fantasy by Gay Degani
Heat poured over them like hot lead. Three women on a hard buckboard plank, Raney in the middle, bones rattled, throat choked, her stomach shriveled to dried leather. She squinted into the late-afternoon shimmer praying for a cluster of trees, the slope of a wash, any sheltered place to camp. All she saw was unbroken plain. She groaned.
Agnes pinched her. “Stop your moaning. You ain’t gonna find no Romeo in a hellhole they call Perdition, so stop your wool-gathering. Lucky to find a man won’t beat you ten days to Sunday.”
Agnes lifted a laudanum-soaked handkerchief to her nose and sniffed, ran her other hand down her wrinkled red dress. She looked exactly like what Raney’s grandmother used to call a woman of the evening.
“Young men go west,” Raney said. “And men need wives. That’s what that Reverend told me.”
“That old gospel-monger?” Agnes spit. “Guess you’ll learn the hard way like the rest of us, you and your Romeos.”
Raney didn’t want Romeo. She wanted a man like Mr. Rochester, but without the crazy wife in the attic. She wished she could pull Jane Eyre from her stolen portmanteau to read, but the ancient wagon made that impossible. Maybe in this next town, she could stay in bed with a full tummy and read her book. Maybe. She sighed again.
Next to Raney sat the driver of the wagon, a large, comfortable woman whose romantic company had been appreciated by many an outlaw. Mary Jane slowed the buckboard and stood up, bracing her legs against the worn wooden seat.
“Now what?” Agnes shaded her eyes and followed Mary Jane’s stare.
“What is that?” Raney looked too and realized that what she had seen before as a distant shimmer was now a swelling cloud of dust. “Indians?”
“I – I don’t think so.” Mary Jane click-clucked out the side of her mouth and the horses snorted, moved forward.
Agnes plucked at Raney’s arm.
“Let’s turn around now,” she said, in a high voice. “We can outrun it, Mary Jane, if we turn around.”
Raney saw Mary Jane consider their options. They were in a flat land with no trees, no valleys to hide in. She set her jaw and kept heading toward the odd, billowing haze.
“Turn around right now,” Agnes demanded. “I mean it.”
“Hopple your lip, Aggie. It’s a dust storm, is all. Those clouds are right where they said Perdition is.”
“Don’t you tell me to hobble my lip, you slutty old soak. That’s a cyclone.”
“Cyclones are funnels. That ain’t no funnel.”
Raney shivered. Mary Jane was right. It wasn’t a cyclone, but it was more than a dust storm, moving slow, coming steady, sucking up about half a mile of horizon. The rays of the sun filtered through, speckled orange like an egg. And was that wind she heard? A mutter of voices?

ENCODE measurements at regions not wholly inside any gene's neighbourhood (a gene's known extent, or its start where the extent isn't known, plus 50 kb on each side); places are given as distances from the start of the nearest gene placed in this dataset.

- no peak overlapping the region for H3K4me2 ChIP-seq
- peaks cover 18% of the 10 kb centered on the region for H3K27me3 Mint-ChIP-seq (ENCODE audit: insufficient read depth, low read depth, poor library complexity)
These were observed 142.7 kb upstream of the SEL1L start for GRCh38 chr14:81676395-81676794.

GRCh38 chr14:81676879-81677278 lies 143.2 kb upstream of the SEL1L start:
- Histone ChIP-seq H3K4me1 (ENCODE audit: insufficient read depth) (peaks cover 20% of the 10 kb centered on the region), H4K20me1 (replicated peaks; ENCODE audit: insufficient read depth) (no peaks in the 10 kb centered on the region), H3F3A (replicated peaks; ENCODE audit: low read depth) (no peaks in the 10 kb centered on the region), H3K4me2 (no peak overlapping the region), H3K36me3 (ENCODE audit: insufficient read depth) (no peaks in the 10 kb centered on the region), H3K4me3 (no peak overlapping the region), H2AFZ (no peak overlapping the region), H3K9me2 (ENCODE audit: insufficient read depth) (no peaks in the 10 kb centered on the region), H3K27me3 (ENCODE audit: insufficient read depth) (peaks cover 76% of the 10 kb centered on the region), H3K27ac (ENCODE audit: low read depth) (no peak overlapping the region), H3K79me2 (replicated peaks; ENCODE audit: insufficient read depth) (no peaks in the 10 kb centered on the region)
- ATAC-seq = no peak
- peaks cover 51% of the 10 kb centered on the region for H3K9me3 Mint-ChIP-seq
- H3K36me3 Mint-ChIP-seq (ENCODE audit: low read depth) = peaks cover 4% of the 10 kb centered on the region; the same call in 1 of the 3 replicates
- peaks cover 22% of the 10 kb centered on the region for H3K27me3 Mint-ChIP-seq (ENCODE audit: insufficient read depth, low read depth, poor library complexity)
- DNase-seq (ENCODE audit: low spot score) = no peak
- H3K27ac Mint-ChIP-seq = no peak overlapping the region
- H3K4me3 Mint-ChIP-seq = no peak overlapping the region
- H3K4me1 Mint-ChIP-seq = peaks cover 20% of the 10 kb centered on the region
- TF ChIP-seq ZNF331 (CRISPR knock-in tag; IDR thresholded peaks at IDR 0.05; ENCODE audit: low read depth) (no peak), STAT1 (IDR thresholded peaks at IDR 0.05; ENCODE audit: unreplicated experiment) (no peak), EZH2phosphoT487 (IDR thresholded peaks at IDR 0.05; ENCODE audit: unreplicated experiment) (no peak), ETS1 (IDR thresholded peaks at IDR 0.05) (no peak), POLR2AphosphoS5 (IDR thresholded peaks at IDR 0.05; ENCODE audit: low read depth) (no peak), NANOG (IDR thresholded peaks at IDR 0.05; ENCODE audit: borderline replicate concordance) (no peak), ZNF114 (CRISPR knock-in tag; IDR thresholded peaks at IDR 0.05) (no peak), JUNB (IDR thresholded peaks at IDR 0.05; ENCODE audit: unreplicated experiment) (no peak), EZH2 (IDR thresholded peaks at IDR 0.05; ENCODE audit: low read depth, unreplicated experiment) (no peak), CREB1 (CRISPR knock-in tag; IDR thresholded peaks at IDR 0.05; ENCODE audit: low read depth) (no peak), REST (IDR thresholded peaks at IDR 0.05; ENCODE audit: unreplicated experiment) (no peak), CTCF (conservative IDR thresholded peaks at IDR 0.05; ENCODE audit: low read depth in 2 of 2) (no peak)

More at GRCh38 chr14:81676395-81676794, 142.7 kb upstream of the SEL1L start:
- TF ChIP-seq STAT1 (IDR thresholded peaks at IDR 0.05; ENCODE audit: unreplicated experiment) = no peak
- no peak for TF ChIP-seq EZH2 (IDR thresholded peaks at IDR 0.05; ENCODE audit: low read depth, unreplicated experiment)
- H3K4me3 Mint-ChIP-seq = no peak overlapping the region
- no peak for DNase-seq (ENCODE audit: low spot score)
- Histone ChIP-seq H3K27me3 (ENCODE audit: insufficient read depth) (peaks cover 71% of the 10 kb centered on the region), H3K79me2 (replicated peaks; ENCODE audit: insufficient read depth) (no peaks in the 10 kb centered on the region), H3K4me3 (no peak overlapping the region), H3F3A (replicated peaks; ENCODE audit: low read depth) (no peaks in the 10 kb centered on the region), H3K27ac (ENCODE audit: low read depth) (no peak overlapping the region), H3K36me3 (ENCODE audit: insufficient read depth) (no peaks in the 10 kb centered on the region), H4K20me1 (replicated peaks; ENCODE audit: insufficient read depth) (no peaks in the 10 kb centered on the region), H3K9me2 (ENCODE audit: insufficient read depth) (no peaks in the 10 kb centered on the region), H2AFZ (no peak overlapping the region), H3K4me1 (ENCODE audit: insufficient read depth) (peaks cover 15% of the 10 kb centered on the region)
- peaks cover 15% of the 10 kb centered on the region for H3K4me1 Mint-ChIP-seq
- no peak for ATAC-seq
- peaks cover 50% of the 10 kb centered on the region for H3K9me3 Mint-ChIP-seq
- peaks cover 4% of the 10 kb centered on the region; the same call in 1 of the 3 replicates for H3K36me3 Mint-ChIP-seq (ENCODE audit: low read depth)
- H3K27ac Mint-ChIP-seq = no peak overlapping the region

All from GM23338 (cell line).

“Cover your eyes. Keep the sand out.” Mary Jane’s usually strident voice came out a quiet whisper.
Raney turned toward her, gasped. Mary Jane’s face had softened, the deep weathering around her eyes, the skin folded around her mouth had smoothed and almost disappeared. The orange glow through the mystery cloud made the older woman look almost beautiful.
And at that moment, the buckboard jerked to a halt.
The cloud was closer, and Raney caught the slightest hint of — what was that sweet, flowery smell?
Agnes’ bony fingers tightened around Raney’s arm. Raney glanced at the old harlot and glimpsed the sweet, vulnerable girl Agnes must have been once upon a time. Raney touched her own face with the tips of her fingers, wondering if the light had transformed her too.
“Smell that?” Mary Jane asked. Even the horses raised their snouts, snuffling the air.
“Lilacs,” said Agnes.
“Lilies of the valley,” said Mary Jane.
Raney shook her head. “Roses.”
They sat still on the hard seat of the wagon while the sky and its swirl of dust darkened and the air turned chill. The cloud hung over the trail, looming black on black, its edges a swarm of blurred incandescence.
Raney nestled close to Mary Jane.
“What — what’s gonna happen now?” Agnes asked.
No one answered.
Thick tendrils of grainy matter dipped in at the horses – licking, licking, licking.
They watched as the animals slowly transformed from flesh to granite.
“That Reverend,” Raney said. “He sent us here on purpose.”
Tears leaked down Agnes’s cheek. “The woman at the general store told me she wouldn’t sell to no damned whore.
Threads of heavy dust began to snap like fire at the wagon.
“I saw a fellow fixing up a noose,” Mary Jane murmured. “I never thought –
The storm came in waves, filling the buckboard with blackness and grit, just as oceans swamp boats. Raney had never seen the ocean, but she knew her Robert Louis Stevenson, even though she’d left behind Treasure Island and Kidnapped when they weren’t enough to sustain her anymore.
Raney’s felt the blood in her veins turn to sludge. Agnes’ hand gripped her arm, and then let go as the woman pitched forward and fell between the horses, her laudanum-laced napkin fluttering to the ground.
Raney tried to shift her gaze toward Mary Jane – Mary Jane who’d robbed banks and killed a man before setting herself up in the whoring business – but her eyes stayed where they were, clouding with icy tears.
Dust waves knocked Raney to the hardened ground, bringing her the suffocating scent of her grandmother’s roses. She heard again her grandmother’s pleas, not to abandon a dying old woman. Then Raney felt her spine stiffen, her heart go rigid, just as it had that day, the day she walked away from her grandmother’s stone house in St. Louis, the day she began her journey to Perdition.
Copyright 2010 by Gay Degani